17. Very many had pictures that no longer showed up in the 10-15 inks I looked at in Ink Reviews. How many of the IG inks retain a color and shading, after the normal 1 or more days until the ink has completed it's transformation.. Richard Binder ages ago, when the selection was more limited, said it too 24 hours for a full change of a good IG ink. I noticed with ESSR, which depending on the paper,** it changed before one's eyes from light blue to dark, near black, and or between thatand in that day, and at one day, two and finally on some papers three days to stop changing. ** on common copy paper often.
  18. DilettanteG

    What pen(s) are you using today?

    👋Hi Neighbor! Does the pleasure of writing have a brick and mortar store? Your pen and ink choice are making me long for a weekend at the seaside. Today I'm writing with my Pelikan M200 Blue Demonstrator with a customized broad crisp italic nib ground for me years and years ago by the talented Mr. Binder. It's given me so many pleasant hours of writing over the years. I hope he and his lovely wife are doing well wherever they are these days. His pens just go on ad on making my morning journalling better. It's filled with Pelikan Edelstein Tanzanite. These easy, smooth flowing inks have really converted me over the years. They just pair so well with Pelikan's fountain pens. I hope they release a Golden Lapis M200 to go with the new ink I've got on order. Keep up the good work Pelikan! @AmandaW Love the pen case! My sleep addled brain initially registered it as a very literate sock puppet. 👍Now I've got the Reduced Shakespeare Company doing puppet shoes in my brain. Their speed, reversed Hamlet is particularly good.
  19. LizEF

    Rohrer & Klinger Iron Gall Nut Ebony

    Not anymore.
  20. What a great summary, @Mech-for-i! In addition to being the world’s largest market for fountain pens, or perhaps better said the largest remaining pool of fountain pen users, Chinese pen users also bring to the fountain pen community a long history, as I understand it, of users tweaking and repairing their pens, aided by pen makers willingness to provide parts individually. This is something you hear about from longtime Chinese pen users, something that even pen lovers elsewhere often don’t do.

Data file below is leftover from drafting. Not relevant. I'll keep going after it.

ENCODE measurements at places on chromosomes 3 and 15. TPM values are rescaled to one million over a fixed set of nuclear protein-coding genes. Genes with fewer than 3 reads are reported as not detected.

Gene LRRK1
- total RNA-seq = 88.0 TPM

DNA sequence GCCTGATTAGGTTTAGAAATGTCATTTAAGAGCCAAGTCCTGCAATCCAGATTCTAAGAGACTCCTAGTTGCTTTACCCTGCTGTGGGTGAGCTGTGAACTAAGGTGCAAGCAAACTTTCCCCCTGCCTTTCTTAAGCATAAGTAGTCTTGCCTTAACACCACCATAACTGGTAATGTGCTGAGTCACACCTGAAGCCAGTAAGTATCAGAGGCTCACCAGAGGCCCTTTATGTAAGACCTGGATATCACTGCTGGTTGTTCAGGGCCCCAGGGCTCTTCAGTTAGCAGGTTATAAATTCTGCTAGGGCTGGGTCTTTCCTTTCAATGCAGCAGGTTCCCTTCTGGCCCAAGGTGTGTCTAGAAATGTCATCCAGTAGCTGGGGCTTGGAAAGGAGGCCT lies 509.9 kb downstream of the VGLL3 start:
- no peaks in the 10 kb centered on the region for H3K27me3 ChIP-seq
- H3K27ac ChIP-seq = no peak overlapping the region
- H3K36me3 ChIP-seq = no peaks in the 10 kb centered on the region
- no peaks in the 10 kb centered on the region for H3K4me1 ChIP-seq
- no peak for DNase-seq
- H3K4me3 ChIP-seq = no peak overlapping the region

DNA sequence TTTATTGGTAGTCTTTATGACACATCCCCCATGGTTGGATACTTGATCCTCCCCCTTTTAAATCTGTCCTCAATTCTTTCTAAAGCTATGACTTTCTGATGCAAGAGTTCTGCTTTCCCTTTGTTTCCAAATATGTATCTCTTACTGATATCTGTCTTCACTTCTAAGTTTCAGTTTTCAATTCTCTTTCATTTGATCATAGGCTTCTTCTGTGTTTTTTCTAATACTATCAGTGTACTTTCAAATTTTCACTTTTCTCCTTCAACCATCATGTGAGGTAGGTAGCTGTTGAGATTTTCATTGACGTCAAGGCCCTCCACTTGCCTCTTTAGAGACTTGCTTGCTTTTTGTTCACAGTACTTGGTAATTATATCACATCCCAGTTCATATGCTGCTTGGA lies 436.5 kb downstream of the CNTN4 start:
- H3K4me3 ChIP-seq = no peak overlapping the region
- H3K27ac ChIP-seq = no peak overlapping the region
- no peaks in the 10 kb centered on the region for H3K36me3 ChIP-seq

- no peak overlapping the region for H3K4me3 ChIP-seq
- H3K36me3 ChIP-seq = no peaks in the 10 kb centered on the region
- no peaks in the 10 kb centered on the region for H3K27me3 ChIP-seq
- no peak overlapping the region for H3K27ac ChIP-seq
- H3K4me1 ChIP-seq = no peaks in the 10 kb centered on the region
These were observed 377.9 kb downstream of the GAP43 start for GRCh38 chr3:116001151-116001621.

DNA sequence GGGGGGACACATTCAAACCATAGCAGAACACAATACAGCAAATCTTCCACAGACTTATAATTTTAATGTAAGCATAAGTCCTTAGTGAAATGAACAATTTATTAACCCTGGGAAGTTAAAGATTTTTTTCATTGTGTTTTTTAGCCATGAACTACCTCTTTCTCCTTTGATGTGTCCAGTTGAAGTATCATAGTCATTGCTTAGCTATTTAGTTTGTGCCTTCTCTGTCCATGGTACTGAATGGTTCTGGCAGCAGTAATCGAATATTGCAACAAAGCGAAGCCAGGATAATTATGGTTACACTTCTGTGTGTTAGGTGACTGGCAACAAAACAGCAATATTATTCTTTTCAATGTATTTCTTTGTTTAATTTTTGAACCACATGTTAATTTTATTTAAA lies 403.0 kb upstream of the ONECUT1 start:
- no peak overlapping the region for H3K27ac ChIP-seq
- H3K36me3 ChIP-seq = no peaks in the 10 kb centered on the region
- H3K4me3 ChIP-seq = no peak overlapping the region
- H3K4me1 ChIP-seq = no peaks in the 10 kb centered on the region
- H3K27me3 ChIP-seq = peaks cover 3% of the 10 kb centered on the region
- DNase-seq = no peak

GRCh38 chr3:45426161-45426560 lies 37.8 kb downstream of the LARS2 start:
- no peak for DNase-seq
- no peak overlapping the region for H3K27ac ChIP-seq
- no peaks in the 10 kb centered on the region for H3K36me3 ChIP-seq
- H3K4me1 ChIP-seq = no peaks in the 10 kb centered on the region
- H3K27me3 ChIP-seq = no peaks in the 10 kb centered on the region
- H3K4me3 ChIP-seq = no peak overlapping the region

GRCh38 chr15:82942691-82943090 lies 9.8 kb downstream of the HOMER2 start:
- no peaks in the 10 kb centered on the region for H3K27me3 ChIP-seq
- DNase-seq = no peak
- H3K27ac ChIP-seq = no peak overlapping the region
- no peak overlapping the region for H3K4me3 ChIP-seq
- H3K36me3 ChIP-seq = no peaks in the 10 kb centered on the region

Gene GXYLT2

21. Ron Z

    What is on your bench?

    Snorkels are a royal pain to restore. Fiddly, and prone to messy damage when the sac fails. Until Martin at Woodbin died I was using his PVC sacs in every snorkel. I find that pens restored with the current PVC sacs don't fill nearly as well as with Martin's PVC, or latex sacs. When you restore a snorkel make sure that you put a good coating of talc on the sac before you put it in the sac guard. This will minimize contact with the metal of the sac guard. ...and don't use red ink, or inks that contain red, in the pen.
  22. VacNut

    What is on your bench?

    The snorkel is a clever mechanically cool mechanism to solve a minor problem. Most pens have either a twist, push button, or pump process. To combine two into a single pen is a bit over the top. Most people are amazed when they see the snorkel extend from the pen, like a mosquito proboscis. The telescoping feed reminds me of the early safety pens. Great pen, but hate to have to maintain them.
  23. I am afraid that it could be standard procedure for most disposable ballpoints or gel users. So, I don't even lend my Lamy rollerballs or ballpoints to anyone. "... A stack of uncapped stick pens that I'd take from my hotel room." That is what I use as well, except, I keep the caps, so that the pens don't dry out and can be re-used.
  24. I think, that in order to dismantle a mechanical pencil further the person had to trim a length of metal, thus sacrificing the pencil. I remember that being done on a Pentel yellow, 0.9 mm. The Rotring website has good info. type your Rotring exact model on a video channel like Vimeo. Do a search for that model, you might come across a blog from a European/Worldwide collector of Rotring who has the same problem.